Star Entertainment (ASX: SGR) roundly rebuked as casino future remains under cloud
Star Entertainment Group has been roundly rebuked by politicians, legal experts and analysts after a NSW inquiry found the casino giant unfit to hold a licence for its flagship casino in Sydney but came short of imposing penalties.
The NSW Independent Casino Commission (NICC) published Adam Bell SC’s report on Tuesday which found The Star unsuitable to hold a casino licence in NSW.
The public inquiry was launched after a 2021 investigation by The Sydney MorningHerald,The Age and 60 Minutesalleged The Star enabled suspected money laundering, organised crime, large-scale fraud and foreign interference in its Australian casinos for years, even though its board was warned its anti-money-laundering controls were failing.
The Star has 14 days to respond to the NICC’s show-cause notice to prove why its licence should not be revoked permanently. Unlike the Bergin Inquiry into rival Crown Resorts, Bell did not recommend actions The Star should take for its licence to be restored as it was not in the terms of reference.
NSW Premier Dominic Perrottet said on Wednesday the performance of The Star had been “absolutely horrendous,” warning the group would face closure if they failed to comply with new regulations.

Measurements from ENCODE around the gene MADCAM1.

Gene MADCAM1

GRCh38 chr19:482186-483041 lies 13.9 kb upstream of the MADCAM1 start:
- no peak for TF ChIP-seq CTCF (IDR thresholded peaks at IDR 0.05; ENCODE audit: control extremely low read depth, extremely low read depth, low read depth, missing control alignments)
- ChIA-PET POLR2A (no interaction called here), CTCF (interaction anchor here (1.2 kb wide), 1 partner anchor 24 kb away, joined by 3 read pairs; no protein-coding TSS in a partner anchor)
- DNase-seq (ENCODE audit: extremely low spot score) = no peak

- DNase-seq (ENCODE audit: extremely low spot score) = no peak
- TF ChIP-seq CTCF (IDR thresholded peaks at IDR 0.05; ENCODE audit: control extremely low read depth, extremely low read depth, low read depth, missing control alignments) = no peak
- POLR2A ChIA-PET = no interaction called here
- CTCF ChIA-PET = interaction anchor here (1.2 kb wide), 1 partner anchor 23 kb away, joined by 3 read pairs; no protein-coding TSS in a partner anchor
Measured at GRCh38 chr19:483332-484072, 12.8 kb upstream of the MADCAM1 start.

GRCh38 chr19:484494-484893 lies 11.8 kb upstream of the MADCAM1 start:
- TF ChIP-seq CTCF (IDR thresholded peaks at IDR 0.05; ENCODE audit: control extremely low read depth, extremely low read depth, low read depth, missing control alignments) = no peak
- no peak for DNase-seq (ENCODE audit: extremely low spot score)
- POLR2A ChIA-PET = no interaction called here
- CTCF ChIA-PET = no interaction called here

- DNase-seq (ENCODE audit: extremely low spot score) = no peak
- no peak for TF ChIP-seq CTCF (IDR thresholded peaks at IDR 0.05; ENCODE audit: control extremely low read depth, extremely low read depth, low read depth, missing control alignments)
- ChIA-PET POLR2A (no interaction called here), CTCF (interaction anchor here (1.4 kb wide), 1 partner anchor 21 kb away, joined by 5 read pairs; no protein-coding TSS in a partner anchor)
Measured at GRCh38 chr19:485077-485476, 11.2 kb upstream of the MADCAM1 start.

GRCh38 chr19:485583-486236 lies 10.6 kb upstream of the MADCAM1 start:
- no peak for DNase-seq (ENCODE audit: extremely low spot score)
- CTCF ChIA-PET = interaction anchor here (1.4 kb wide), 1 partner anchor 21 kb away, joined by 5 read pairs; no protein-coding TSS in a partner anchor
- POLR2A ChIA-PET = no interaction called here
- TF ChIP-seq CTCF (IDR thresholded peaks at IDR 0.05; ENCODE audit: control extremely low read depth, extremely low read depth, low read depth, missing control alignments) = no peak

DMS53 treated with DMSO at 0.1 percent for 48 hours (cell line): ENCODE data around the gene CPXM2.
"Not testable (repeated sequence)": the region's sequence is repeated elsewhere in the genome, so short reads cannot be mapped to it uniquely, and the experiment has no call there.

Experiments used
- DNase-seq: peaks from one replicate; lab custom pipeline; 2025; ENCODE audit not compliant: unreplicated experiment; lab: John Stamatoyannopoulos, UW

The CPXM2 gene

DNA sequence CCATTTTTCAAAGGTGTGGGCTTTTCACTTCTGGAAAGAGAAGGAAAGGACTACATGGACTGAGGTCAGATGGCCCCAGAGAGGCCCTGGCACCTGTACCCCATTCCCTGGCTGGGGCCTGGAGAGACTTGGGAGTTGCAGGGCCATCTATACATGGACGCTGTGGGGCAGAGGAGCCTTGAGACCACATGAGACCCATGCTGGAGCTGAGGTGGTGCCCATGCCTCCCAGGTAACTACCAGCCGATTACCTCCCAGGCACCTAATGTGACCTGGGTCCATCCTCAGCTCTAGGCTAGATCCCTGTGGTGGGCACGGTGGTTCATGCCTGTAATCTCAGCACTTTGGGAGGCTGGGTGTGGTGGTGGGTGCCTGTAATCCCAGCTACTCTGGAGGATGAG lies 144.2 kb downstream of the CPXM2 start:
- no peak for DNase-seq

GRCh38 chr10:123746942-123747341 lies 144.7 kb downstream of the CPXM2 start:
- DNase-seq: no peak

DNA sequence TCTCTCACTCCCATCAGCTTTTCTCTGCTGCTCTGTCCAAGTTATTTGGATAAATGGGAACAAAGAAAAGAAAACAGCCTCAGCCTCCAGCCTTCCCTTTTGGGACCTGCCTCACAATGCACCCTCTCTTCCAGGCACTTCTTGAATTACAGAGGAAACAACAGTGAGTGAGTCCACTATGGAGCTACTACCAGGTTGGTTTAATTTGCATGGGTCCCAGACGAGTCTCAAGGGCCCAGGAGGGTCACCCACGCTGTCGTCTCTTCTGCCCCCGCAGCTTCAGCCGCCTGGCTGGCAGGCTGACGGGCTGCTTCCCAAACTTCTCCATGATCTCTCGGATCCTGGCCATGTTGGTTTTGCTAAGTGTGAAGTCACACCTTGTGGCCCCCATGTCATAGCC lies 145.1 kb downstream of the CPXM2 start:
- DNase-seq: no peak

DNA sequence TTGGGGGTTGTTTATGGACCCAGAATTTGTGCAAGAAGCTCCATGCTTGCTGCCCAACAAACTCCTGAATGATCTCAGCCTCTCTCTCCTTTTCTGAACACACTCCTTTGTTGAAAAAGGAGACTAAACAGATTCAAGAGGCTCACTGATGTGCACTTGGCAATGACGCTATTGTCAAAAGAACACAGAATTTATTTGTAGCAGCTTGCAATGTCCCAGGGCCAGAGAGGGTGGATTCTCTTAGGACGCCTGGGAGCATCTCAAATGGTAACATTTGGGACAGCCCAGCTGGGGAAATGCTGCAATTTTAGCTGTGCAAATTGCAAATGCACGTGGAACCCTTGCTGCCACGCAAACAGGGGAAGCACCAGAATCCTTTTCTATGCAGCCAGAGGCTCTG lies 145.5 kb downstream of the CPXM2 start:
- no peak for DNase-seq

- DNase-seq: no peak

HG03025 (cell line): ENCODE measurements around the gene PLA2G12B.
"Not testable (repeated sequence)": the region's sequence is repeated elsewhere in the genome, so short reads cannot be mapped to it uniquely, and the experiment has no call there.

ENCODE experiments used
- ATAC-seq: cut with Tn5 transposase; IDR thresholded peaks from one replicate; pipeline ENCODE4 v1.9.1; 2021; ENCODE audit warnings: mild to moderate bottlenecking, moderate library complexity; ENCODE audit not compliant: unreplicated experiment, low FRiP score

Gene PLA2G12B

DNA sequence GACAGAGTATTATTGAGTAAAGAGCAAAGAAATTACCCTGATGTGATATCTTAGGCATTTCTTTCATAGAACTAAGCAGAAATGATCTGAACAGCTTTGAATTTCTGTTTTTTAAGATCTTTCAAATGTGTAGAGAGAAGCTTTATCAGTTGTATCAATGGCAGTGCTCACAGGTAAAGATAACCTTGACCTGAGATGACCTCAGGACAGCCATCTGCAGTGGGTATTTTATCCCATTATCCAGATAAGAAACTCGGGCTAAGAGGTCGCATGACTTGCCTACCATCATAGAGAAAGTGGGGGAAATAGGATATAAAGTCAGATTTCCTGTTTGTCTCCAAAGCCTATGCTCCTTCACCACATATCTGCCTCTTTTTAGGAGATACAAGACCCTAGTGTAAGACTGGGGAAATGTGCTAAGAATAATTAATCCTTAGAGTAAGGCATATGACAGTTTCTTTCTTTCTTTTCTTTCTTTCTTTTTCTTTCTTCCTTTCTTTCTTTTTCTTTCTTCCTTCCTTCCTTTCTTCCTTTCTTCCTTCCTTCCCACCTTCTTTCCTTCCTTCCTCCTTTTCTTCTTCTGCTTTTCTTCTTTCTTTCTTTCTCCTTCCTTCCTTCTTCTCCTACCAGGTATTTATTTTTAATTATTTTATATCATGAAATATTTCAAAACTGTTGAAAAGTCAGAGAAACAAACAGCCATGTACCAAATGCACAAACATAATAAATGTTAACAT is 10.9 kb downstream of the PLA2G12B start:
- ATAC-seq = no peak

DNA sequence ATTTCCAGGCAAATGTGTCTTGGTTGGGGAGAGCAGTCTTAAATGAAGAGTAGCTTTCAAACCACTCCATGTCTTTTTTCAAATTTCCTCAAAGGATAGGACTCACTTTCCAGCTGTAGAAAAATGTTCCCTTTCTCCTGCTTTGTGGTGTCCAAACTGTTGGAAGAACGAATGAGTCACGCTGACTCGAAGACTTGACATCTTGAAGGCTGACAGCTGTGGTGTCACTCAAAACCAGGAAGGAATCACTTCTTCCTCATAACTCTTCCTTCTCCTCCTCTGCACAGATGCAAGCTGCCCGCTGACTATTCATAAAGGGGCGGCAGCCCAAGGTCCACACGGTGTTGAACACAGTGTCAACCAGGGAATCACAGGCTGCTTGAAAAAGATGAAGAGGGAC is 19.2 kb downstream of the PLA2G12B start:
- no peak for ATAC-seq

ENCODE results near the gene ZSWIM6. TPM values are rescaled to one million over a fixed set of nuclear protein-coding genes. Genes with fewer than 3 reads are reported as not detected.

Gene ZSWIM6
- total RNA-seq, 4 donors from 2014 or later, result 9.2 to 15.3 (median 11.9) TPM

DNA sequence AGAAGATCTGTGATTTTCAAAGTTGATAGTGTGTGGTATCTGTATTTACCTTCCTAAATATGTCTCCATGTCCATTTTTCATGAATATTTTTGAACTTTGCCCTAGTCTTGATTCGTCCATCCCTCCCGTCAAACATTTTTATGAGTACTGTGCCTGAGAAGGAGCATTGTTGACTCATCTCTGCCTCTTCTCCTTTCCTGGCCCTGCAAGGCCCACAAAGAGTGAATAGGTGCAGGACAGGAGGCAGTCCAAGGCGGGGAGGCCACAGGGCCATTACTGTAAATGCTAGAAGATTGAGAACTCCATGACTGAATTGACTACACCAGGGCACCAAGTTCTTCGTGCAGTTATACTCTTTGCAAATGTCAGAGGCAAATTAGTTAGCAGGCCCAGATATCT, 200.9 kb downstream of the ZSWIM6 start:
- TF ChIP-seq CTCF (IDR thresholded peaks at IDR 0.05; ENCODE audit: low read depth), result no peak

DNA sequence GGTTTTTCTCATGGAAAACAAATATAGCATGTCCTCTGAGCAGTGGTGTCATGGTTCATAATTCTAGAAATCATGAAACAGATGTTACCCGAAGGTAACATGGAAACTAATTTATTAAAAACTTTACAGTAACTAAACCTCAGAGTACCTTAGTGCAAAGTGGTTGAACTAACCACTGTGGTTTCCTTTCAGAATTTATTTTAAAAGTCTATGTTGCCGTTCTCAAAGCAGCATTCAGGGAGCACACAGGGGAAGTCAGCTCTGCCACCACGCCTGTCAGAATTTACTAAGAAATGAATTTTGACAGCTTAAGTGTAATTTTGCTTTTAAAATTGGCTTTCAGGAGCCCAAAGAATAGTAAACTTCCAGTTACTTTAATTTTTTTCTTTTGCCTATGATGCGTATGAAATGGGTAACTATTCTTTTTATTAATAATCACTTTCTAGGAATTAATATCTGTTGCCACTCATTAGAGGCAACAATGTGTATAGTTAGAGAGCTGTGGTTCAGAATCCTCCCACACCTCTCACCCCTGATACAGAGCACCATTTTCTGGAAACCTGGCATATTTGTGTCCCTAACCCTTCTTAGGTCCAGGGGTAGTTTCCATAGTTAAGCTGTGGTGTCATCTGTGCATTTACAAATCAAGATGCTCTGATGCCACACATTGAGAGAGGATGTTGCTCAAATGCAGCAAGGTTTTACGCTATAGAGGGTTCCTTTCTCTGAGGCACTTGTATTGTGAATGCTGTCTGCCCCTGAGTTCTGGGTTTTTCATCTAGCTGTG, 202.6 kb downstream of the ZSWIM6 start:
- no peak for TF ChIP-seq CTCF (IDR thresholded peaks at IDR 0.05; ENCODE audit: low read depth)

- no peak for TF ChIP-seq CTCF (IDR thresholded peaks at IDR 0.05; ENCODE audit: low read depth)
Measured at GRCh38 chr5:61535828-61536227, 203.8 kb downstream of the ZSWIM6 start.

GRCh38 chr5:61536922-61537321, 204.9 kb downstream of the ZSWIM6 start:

“They’ve got 14 days to respond to that report. And if they don’t comply, they’re likely to close. So, it’s important to have strong conditions and strong regulators in place, that’s what we have in NSW,” he said.
“I very much welcome the findings and the work that they’ve done that has highlighted these issues. There is no place for anybody in any organisation, including casinos, to not be compliant with the regulations that are in place.”
Bell found The Star to have a culture of greed, prompting NSW commission chief Phillip Crawford to express concern its aggressively legalistic approach may be too embedded for repair on Tuesday. Unlike Crown Resorts, Crawford said, The Star has consistently looked for loop-holes or workarounds to continue its operations.
The Star said on Tuesday it intended to respond to the commission’s show-cause notice within the 14-day period.